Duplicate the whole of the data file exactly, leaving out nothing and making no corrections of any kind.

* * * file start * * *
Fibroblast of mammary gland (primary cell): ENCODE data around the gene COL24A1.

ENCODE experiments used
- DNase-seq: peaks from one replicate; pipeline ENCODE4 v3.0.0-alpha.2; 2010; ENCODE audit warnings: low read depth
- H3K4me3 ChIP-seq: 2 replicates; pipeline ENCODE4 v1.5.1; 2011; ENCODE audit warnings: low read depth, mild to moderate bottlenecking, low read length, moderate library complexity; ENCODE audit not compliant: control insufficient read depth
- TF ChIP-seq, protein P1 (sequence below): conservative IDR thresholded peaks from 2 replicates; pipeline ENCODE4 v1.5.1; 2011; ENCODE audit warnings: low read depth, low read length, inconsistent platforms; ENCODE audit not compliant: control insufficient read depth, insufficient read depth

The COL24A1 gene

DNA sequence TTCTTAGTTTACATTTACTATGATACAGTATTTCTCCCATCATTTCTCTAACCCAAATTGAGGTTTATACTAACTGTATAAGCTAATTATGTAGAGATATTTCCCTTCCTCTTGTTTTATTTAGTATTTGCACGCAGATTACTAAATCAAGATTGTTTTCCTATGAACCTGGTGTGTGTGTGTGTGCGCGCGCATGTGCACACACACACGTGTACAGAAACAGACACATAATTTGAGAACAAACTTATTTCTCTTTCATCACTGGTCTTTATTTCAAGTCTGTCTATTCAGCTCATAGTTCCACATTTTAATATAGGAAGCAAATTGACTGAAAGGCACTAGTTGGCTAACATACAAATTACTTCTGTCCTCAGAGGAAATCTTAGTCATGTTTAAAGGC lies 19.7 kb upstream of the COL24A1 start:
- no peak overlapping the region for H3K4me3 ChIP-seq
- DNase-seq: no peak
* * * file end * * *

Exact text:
Fibroblast of mammary gland (primary cell): ENCODE data around the gene COL24A1.

ENCODE experiments used
- DNase-seq: peaks from one replicate; pipeline ENCODE4 v3.0.0-alpha.2; 2010; ENCODE audit warnings: low read depth
- H3K4me3 ChIP-seq: 2 replicates; pipeline ENCODE4 v1.5.1; 2011; ENCODE audit warnings: low read depth, mild to moderate bottlenecking, low read length, moderate library complexity; ENCODE audit not compliant: control insufficient read depth
- TF ChIP-seq, protein P1 (sequence below): conservative IDR thresholded peaks from 2 replicates; pipeline ENCODE4 v1.5.1; 2011; ENCODE audit warnings: low read depth, low read length, inconsistent platforms; ENCODE audit not compliant: control insufficient read depth, insufficient read depth

The COL24A1 gene

DNA sequence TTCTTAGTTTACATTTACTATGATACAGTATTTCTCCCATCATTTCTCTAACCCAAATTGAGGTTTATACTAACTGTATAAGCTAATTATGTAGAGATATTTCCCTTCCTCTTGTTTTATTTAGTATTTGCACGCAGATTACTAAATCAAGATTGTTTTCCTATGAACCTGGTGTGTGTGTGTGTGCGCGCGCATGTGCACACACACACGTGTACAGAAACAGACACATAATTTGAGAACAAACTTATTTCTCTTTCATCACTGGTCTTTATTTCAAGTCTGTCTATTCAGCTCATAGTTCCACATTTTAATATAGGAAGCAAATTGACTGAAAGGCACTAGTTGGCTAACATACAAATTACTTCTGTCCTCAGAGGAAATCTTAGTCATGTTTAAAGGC lies 19.7 kb upstream of the COL24A1 start:
- no peak overlapping the region for H3K4me3 ChIP-seq
- DNase-seq: no peak